SANTA CLARA — Jim Harbaugh put on his best face for the media. But his occasional smile, his facade of contentment, made the reality of the 49ers’ current state only that much more dissatisfying.
“Well, we have a lot to play for,” Harbaugh said Monday. “Playing for a winning season, playing for each other … playing for the team, playing for the honor of the game.”
That’s what the 49ers are reduced to, leaning on glass-half-full platitudes because it’s the only thing left. It’s how we got here that is cause for an eye roll.
CEO Jed York and general manager Trent Baalke couldn’t stomach Harbaugh, and they’re always going to win the power struggle. So just when the 49ers faithful got accustomed to being a contender, the future of the franchise has been thrown into the sea of uncertainty.
A down year is digestible. An implosion because of Bravo channel-worthy drama is not.
What a shame they couldn’t figure this out. How disappointing it is to watch an era of success, a level of winning this NFL market had missed, come crumbling to an end because of feelings.
It doesn’t bode well for the leadership prospects of the 49ers that they couldn’t salvage this. They didn’t have the wherewithal, the self-sacrifice, to keep a good thing going.
It takes a certain level of audacity to carry out a season-long campaign to oust the popular coach. It takes a significant amount of confidence to think Harbaugh can be replaced and the team will be fine. Why wasn’t all that harnessed into improving the relationship with Harbaugh, into keeping a good thing going?
No, we don’t know the whole story. We don’t know what it feels like clashing with the intensity of Harbaugh regularly. We don’t know how hard his relentless personality jabs at the ego.
But there are a few things we do know.
Production matters more than personality when you haven’t won a Super Bowl since the 1994 season.
Good leaders manage all the personalities types around them, not just the amenable ones — especially in a sport that requires some rough edges, like football.
And we definitely know this: The 49ers brain trust had better bat .900 on these next series of decisions.
They have to nail the next coach. And Baalke, whom York is betting on as the real wizard of it all, has left himself little room for error as he seeks to retool the 49ers.
Running back Frank Gore will be a free agent. So will wide receiver Michael Crabtree and left guard Mike Iupati. And cornerbacks Chris Culliver and Perrish Cox.
Outside linebacker Ahmad Brooks and tight end Vernon Davis are expected to be salary-cap casualties. Defensive line stalwart Justin Smith might retire.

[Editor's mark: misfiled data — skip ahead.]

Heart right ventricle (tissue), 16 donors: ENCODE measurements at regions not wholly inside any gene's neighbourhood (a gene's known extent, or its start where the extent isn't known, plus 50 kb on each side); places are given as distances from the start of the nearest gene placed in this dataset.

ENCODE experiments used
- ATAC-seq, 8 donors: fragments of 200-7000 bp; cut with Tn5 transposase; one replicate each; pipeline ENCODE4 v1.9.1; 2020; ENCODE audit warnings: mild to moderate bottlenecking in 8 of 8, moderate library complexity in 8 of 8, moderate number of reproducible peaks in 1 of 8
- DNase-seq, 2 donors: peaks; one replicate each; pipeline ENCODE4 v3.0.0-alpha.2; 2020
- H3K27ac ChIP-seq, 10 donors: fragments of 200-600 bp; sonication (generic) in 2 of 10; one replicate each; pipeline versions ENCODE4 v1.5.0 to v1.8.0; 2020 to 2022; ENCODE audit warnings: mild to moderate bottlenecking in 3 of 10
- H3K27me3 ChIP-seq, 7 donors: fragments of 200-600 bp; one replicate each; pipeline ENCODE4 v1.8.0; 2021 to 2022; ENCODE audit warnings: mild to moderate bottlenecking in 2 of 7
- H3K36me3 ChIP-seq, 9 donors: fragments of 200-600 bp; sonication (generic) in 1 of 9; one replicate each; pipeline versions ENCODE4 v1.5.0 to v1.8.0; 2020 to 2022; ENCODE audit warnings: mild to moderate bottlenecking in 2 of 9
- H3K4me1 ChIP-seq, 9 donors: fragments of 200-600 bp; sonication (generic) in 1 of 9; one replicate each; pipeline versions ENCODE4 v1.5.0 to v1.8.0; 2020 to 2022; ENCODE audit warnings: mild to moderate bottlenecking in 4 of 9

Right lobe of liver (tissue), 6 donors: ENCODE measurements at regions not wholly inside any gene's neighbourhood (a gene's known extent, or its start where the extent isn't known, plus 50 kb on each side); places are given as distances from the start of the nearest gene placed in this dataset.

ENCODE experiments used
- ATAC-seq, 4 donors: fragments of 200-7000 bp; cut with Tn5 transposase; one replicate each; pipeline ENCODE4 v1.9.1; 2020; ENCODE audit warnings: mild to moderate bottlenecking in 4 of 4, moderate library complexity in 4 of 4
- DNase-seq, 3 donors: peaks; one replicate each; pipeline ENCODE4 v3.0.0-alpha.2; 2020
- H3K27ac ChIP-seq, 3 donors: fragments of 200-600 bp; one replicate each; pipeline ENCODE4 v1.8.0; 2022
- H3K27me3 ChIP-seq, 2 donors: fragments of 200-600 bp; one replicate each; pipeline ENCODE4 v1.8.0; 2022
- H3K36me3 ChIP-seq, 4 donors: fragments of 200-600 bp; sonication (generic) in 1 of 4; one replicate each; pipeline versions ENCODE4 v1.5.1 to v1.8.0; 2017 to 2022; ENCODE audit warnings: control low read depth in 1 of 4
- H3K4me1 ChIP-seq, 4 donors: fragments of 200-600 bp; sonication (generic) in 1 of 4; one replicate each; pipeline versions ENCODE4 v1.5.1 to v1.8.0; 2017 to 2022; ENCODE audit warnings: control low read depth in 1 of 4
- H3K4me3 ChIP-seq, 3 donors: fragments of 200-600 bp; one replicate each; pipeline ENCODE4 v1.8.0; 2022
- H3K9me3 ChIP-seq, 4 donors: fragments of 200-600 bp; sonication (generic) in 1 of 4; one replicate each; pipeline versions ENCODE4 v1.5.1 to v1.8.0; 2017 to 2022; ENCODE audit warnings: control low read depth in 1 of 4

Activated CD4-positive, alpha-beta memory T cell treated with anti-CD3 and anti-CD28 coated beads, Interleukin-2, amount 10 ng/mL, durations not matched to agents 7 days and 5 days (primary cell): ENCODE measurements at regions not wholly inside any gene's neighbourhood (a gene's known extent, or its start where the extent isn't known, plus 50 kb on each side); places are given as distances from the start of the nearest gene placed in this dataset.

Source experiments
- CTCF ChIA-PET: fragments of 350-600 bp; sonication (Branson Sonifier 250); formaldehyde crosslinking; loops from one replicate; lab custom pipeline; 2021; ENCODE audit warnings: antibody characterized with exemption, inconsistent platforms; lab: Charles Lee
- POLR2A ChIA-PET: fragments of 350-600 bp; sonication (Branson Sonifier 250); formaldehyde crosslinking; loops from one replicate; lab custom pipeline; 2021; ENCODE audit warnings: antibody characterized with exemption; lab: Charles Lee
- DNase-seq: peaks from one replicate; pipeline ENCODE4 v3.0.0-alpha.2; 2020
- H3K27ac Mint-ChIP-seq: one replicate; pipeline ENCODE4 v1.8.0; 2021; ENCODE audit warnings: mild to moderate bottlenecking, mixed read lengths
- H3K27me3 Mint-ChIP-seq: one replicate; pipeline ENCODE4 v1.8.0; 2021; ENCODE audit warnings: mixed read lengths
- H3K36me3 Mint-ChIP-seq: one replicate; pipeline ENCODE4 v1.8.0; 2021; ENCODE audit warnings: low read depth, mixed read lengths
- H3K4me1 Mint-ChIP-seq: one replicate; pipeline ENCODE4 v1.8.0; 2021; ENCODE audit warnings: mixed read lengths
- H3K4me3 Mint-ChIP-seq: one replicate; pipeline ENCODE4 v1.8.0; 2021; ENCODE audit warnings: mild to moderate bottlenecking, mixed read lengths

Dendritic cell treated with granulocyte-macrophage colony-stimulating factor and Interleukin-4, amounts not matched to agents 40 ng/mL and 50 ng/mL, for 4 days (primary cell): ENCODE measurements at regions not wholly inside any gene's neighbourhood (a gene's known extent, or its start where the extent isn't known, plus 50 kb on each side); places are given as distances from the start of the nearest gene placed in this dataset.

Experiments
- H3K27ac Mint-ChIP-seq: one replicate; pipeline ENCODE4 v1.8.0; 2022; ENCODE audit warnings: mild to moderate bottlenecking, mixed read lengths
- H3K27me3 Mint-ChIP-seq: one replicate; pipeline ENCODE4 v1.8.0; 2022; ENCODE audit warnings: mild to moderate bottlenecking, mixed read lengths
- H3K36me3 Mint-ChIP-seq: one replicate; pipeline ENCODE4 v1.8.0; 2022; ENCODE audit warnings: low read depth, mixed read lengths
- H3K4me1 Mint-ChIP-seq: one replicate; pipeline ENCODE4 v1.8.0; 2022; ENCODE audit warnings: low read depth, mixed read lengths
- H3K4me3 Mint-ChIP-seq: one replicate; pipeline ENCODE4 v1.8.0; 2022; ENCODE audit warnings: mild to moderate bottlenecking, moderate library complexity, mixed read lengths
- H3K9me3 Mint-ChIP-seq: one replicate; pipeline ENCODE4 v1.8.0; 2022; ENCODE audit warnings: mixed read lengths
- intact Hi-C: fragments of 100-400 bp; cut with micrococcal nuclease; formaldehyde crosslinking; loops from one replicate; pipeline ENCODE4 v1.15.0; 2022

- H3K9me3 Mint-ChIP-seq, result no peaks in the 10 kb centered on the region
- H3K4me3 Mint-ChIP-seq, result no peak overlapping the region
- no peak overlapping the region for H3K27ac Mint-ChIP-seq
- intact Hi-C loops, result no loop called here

That’s eight key spots that might need replenishing. Some of them have replacements already, such as Carlos Hyde at running back, Stevie Johnson at possession receiver and Aaron Lynch as a pass-rushing outside linebacker. But even if those are all hits, Baalke still has other obvious holes to fill, revealed in this struggle of a season.
The 49ers still also need a receiver to stretch the field. They need a tight end upon whom quarterback Colin Kaepernick can rely. They need to bolster the offensive line. They need a backup who can challenge Kaepernick.
More holes to fill means more chances for the 49ers to miss — except they can’t afford to.
Certainly it’s possible they can pull this off. One of the best things for the 49ers was the Warriors’ successful orchestration of a similar move. They snubbed their nose at 51 wins and back-to-back playoff appearances and fired Mark Jackson, believing a new coach could lead to better. And it is working to the tune of 21-2.
So even the most frustrated of the fan base — who are resigned to losing Harbaugh — have to temper the outrage just a bit. Even though the Warriors’ situation was different, as their coach hadn’t led the team as far as Harbaugh led the 49ers, it is possible a harmonious relationship between the coach and front office could reap benefits.
But if it doesn’t, if it leads to rebuilding and a couple of down years, there will be no scapegoats. All of the blame will be on the management that squandered a good thing because of a personality clash.
Read Marcus Thompson II’s blog at blogs.mercurynews.com/thompson. Contact him at [email protected]. Follow him on Twitter at twitter.com/ThompsonScribe.
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G.M. Trent Baalke says he and coach Jim Harbaugh discuss Harbaugh’s future. PAGE 3
49ers beat writer Cam Inman will host an online chat Tuesday at noon. Go to